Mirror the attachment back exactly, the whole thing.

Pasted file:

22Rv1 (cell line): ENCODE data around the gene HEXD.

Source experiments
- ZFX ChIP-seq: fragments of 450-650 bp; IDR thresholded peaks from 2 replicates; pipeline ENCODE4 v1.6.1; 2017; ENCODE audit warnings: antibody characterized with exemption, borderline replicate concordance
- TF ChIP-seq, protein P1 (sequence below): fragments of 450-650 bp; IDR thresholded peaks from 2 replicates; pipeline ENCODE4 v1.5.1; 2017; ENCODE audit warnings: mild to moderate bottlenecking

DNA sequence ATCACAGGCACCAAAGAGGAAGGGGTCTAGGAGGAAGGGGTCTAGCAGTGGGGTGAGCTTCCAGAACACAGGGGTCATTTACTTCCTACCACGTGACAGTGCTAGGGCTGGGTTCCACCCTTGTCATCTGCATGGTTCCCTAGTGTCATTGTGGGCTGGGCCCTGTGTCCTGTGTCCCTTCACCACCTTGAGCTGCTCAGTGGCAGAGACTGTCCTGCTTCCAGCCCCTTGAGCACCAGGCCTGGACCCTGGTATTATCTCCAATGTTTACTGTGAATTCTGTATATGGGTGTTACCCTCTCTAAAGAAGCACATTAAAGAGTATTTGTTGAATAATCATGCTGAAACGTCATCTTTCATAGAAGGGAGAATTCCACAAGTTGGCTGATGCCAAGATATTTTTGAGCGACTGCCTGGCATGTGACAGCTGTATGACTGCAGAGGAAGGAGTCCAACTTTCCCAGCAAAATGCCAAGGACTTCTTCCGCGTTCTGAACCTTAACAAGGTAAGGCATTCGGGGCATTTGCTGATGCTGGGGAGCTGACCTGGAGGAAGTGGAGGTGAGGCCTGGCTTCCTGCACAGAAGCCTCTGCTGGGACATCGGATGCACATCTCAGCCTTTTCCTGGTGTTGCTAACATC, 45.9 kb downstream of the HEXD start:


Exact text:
22Rv1 (cell line): ENCODE data around the gene HEXD.

Source experiments
- ZFX ChIP-seq: fragments of 450-650 bp; IDR thresholded peaks from 2 replicates; pipeline ENCODE4 v1.6.1; 2017; ENCODE audit warnings: antibody characterized with exemption, borderline replicate concordance
- TF ChIP-seq, protein P1 (sequence below): fragments of 450-650 bp; IDR thresholded peaks from 2 replicates; pipeline ENCODE4 v1.5.1; 2017; ENCODE audit warnings: mild to moderate bottlenecking

DNA sequence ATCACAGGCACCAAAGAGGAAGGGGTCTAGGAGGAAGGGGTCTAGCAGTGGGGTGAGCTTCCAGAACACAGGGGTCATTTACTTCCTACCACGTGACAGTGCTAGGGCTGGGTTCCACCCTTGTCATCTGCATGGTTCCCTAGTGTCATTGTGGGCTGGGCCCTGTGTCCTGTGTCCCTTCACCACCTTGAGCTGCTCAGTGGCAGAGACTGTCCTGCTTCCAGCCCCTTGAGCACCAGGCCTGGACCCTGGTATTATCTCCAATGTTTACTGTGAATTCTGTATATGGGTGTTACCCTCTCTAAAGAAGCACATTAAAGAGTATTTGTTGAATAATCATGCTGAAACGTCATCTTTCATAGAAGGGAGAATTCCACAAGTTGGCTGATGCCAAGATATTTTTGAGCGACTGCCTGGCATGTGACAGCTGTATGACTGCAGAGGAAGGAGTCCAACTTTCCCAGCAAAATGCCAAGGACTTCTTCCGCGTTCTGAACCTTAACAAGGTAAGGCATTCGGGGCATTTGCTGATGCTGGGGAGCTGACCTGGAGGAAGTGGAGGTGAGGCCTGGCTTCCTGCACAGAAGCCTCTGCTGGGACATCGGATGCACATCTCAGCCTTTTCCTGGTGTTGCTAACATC, 45.9 kb downstream of the HEXD start: